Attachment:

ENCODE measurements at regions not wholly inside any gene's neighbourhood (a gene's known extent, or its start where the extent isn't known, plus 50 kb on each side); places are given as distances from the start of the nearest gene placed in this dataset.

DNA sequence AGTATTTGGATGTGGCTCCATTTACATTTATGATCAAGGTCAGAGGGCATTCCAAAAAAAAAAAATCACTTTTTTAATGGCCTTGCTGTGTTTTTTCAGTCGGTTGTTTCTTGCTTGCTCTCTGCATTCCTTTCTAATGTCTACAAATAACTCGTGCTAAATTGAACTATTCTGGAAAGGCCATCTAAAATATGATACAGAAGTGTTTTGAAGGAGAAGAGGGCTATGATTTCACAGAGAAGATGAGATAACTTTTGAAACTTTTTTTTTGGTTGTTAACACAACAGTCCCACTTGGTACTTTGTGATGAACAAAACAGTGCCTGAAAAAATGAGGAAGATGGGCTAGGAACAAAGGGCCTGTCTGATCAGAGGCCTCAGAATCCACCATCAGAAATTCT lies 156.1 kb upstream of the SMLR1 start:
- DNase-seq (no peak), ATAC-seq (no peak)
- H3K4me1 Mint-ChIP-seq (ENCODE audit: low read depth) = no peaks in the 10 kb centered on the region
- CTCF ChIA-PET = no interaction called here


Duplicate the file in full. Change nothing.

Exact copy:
ENCODE measurements at regions not wholly inside any gene's neighbourhood (a gene's known extent, or its start where the extent isn't known, plus 50 kb on each side); places are given as distances from the start of the nearest gene placed in this dataset.

DNA sequence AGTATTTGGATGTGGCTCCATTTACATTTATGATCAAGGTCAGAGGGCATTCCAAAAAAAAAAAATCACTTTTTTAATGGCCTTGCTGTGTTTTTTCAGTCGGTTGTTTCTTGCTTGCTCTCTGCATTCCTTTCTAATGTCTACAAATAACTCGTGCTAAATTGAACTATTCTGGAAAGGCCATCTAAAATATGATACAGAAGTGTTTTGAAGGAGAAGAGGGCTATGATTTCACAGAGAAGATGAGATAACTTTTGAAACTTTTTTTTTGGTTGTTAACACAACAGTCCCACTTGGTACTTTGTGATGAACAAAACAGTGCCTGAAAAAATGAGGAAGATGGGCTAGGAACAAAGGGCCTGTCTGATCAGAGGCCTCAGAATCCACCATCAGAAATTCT lies 156.1 kb upstream of the SMLR1 start:
- DNase-seq (no peak), ATAC-seq (no peak)
- H3K4me1 Mint-ChIP-seq (ENCODE audit: low read depth) = no peaks in the 10 kb centered on the region
- CTCF ChIA-PET = no interaction called here